What an Innovative Idea
When is a "meeting" not a "meeting under NRS?"
Must you be that proverbial fly on the wall to learn what's really going on behind the Board's "DO NOT ENTER" sign on their conference room door? According to President Favil West, the answer to that question is an unequivocal, "Yes." Yes, that's because admission to the inner workings of the Board is by invitation only and unit owners are not invited to attend those private working sessions that take place just prior to our monthly Board meetings. While the Board may have reasons for wanting to keep us from attending those sessions, are those reasons credible? More to the point, though, can the Board legally keep unit owners from attending? While Favil West says, "Yes," I say, "No."
The Idea. Going back a few weeks, and as I was sitting in on this particular Thursday afternoon meeting of the Current Events Club, this quite perceptive white-haired gentleman sitting opposite me had an innovative idea to share with the members. It occurred to this keen observer that we know so little about how Board decisions are made. Wouldn’t it be nice, he wondered out loud, if we could learn more about not only how decisions are reached by members of the Board, but also about how and what individual Board members think about this or that pending issue or agenda item then under consideration? How else could we as members of the community be able to weigh the contributions of Board member A, compared to member B, or C, etc. If the real work of a Board member is for all practical purposes conducted in meetings behind closed doors, how can we learn from and contribute to that effort? And how can we evaluate individual leadership qualities in guiding and directing the community?
The Problem. More often than not, as was noted, routine monthly Board meetings present the outcome or end results of those pre-Board decision-making meetings, rather than attempting to engage and involve the community in open session. Decisions made at Board meetings on what agenda items need further consideration, investigation, or approval have the appearance of having been already decided well in advance of Board meetings. How could that be? That's because those "decisions" were actually made in advance of the Board meeting. While the Board may wish to save time or attempt to speed up the process of handling the agenda at such regular meetings, the result of this expediting effort is frequently to deny members access to the very process they are presumably entitled to participate in under the law.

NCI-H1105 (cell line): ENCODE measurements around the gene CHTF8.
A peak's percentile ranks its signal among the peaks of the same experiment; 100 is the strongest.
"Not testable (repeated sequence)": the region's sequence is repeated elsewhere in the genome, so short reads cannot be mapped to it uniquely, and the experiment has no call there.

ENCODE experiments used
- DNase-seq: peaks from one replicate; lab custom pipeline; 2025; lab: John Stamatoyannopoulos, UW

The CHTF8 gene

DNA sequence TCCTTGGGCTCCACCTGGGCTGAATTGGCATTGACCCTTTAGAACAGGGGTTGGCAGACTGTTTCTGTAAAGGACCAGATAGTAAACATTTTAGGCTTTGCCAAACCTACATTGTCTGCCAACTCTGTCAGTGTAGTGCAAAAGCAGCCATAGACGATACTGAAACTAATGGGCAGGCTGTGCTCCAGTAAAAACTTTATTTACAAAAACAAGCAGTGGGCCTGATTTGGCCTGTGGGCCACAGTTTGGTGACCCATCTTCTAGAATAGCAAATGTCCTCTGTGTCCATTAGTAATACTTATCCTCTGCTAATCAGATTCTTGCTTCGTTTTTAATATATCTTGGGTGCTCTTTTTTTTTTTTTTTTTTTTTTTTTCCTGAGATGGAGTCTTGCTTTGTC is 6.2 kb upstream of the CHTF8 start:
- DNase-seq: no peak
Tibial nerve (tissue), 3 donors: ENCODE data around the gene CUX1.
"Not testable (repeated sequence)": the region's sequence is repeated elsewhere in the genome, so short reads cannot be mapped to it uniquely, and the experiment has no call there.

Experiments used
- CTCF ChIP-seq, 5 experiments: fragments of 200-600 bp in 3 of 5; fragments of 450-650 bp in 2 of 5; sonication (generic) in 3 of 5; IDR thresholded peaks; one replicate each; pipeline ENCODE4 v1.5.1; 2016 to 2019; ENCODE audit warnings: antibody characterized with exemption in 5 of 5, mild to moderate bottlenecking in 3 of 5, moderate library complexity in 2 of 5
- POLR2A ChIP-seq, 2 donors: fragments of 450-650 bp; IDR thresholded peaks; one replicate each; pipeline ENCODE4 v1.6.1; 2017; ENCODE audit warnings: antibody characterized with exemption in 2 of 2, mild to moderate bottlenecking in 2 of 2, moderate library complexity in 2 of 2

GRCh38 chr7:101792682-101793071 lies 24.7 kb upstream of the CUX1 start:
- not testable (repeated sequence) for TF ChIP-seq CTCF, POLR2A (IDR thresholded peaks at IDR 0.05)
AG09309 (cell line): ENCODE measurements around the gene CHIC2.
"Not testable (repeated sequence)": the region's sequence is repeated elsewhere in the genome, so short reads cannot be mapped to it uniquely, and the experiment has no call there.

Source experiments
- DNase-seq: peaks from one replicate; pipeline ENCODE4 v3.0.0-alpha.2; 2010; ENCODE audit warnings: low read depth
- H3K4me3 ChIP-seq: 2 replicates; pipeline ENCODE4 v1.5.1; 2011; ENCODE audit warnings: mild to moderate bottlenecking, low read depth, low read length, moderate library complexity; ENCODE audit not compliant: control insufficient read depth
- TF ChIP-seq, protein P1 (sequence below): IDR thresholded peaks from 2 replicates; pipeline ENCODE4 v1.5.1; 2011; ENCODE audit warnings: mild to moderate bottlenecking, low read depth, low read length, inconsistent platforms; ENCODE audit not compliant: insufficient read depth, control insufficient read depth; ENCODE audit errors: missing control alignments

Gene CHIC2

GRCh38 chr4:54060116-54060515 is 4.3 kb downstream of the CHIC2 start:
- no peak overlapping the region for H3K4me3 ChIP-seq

While residents are invited to speak on some (but not all) agenda items, the unmistakable impression given is that the Board has already decided behind closed doors what action they are going to take, whether that be to postpone, table, return the item to committee, or approve the item. The proposed language to take a particular course of action has already been decided, and the decision on which Board member will deliver that message has been planned in advance.
Invariably missing from the unit owner's view and earshot is all of the background that went into the process of arriving at this or that Board decision. For example, how was the proposed agenda item evaluated; what weight was given to this or that point and by who; what were the pros and the cons; how did member opinions converge or diverge; what was the level and quality of the discourse, and the like. All of these more substantive issues and discussions are occurring behind closed doors and outside of the ears of unit owners.
Many of us were quite surprised to learn, as I was, that such pre-Board meetings by Board members were once open meetings, meaning that residents could attend such sessions. This was in the early days of the development. Soon thereafter, though, such meetings gravitated behind closed doors, leaving the impression that non-Board members were not welcome. But as we were subsequently told the following week, non-Board members were never really prohibited from attending these pre-Board meetings in the past, even though such meetings were not publicly announced.
No means No! Apparently in an effort to clarify the matter further of whether such meetings are open or not, Board President Favil West attended the following week's Current Events meeting to announce that such meetings are now closed. Mr. West said this decision was based on legal advice from the Association’s attorney, John Leach, who, we understand, also advised the Association's management company, RMI, LLC, of this opinion. When Mr. West was asked whether members could attend anyway if they wished to, even though access to the meeting could be denied, Mr. West said, “No.”
While Mr. West and legal counsel may be correct in their interpretation of NRS116, I am led to believe otherwise. What is clear is that Mr. West and legal counsel are not relying on the views of the State’s office charged with responsibility for enforcing NRS116 since their views are diametrically opposed to those of Mr. West.